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Volunteering at Scouts is changing to help us reach more young people

Volunteering is changing to help us reach more young people

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Mother Nature’s ID challenge

Head outdoors to explore the trees, leaves, butterflies and bugs waiting to be discovered.

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You’ll need

  • Pens or pencils
  • Access to a printer
  • Phone (optional)

Before you begin

  • Arrange to meet at an appropriate outdoor area, such as a nature reserve, woodland area, canal or park. Make sure parents and carers know exactly where you’ll be, what time to drop off is and when to collect everyone.
  • Before the meeting, choose two categories of living things to discover and identify. Choose from the categories in the badge requirements. If you want to use the sheets we’ve provided, choose ‘trees’ and ‘minibeasts and insects’.
  • If you’re using them, download one of the sheets to help you identify trees (either the Leaf ID, Twig ID or Autumn leaf ID activity sheets, depending on the season) and the Flying Insects and Creepy Crawly spotter sheets.
  • If you’re using sheets, make sure you print and bring enough (one between two is ideal) and plenty of pencils too.

On the day

  1. Everyone should gather at the pre-arranged place.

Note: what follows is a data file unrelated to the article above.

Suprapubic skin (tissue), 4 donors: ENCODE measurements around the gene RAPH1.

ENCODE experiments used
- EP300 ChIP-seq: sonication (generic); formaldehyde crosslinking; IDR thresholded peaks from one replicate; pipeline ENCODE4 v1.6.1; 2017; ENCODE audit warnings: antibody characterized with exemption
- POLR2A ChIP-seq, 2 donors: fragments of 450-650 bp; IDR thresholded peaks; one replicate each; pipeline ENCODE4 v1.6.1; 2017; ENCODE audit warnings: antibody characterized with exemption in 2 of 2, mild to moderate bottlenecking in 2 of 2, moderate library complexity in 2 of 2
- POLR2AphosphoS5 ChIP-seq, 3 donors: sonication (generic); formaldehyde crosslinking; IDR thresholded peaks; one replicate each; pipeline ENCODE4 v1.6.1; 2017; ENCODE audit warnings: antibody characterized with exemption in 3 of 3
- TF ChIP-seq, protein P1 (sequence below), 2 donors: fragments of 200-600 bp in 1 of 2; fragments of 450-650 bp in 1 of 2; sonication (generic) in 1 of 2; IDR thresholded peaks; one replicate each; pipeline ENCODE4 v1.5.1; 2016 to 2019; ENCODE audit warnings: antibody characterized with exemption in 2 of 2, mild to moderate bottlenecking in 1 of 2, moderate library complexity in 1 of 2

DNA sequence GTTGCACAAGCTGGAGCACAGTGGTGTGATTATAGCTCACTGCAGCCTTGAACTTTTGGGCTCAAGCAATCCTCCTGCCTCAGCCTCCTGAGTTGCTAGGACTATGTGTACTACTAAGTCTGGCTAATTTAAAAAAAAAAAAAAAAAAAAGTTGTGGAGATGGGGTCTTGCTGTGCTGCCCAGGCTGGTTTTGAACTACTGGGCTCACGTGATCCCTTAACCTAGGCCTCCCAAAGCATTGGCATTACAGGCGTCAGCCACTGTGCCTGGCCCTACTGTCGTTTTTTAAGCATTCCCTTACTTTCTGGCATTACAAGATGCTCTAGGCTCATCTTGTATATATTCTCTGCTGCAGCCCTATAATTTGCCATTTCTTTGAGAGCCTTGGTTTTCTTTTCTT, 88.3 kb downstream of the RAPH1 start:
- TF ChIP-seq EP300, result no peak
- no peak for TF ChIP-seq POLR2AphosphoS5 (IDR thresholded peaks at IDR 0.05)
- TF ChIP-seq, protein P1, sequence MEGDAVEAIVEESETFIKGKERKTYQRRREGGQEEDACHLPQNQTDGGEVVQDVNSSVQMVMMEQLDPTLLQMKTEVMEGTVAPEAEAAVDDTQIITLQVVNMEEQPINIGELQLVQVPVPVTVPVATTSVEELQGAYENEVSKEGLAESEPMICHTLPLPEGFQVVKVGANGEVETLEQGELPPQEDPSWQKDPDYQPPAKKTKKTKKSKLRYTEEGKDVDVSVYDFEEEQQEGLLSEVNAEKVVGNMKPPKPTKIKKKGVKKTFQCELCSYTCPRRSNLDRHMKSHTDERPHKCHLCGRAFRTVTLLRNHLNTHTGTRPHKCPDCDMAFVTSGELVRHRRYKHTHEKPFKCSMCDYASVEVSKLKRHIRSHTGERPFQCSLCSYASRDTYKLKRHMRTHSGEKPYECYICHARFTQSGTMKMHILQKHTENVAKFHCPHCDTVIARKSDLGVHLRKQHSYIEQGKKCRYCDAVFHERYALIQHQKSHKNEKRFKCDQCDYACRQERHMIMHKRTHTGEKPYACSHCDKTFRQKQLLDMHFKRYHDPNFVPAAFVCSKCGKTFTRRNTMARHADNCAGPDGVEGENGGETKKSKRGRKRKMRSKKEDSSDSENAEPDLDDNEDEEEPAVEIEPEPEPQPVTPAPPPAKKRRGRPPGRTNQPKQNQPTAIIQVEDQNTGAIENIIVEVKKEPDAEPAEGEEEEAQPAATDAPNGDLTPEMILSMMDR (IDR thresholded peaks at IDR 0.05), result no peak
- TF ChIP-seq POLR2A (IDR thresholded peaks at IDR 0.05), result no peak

2. Everyone should split into pairs.
  3. The person leading the activity should explain that the aim of this adventure is to learn how to identify 12 different things, six from one category and six from another. They should show everyone the sheets or mobile apps they’ll be using (and hand any sheets and pencils out).
  1. The person leading the activity should explain the boundaries – how far everyone’s allowed to explore. All of the pairs should set off and explore within this area.
  2. Each pair should identify 12 living things using the sheets or mobile apps. It’s OK if they don’t find the exact living things on their sheets, as long as they identify six from one category and six from another.
  1. Hunting for minibeasts and insects in the dirt and under rocks is a messy business, so everyone should wash their hands thoroughly once they’ve finished exploring.


At the end of this activity in the outdoors, discuss what minibeasts and insects everyone has ticked off on their worksheets and compare findings. Have you seen any of these minibeasts and insects before? Would you be able to identify them if you saw them again? The same questions can be asked for identifying different trees.


All activities must be safely managed. You must complete a thorough risk assessment and take appropriate steps to reduce risk. Use the safety checklist to help you plan and risk assess your activity. Always get approval for the activity, and have suitable supervision and an InTouch process.

Outdoor activities

You must have permission to use the location. Always check the weather forecast, and inform parents and carers of any change in venue.

Animals and insects

Be aware of the risks before interacting with animals. Be aware of anyone with allergies, and make alternative arrangements for them.

When choosing a place to explore consider the terrain and environment – is it appropriate for everyone attending? If someone is likely to require one-to-one support or additional support, arrange for extra adults to attend.

All Scout activities should be inclusive and accessible.

Create your own iDials to help you identify leaves, twigs, or creepy crawlies on your next woodland adventure. How many different living things do you think you’ll be able to spot using your iDials?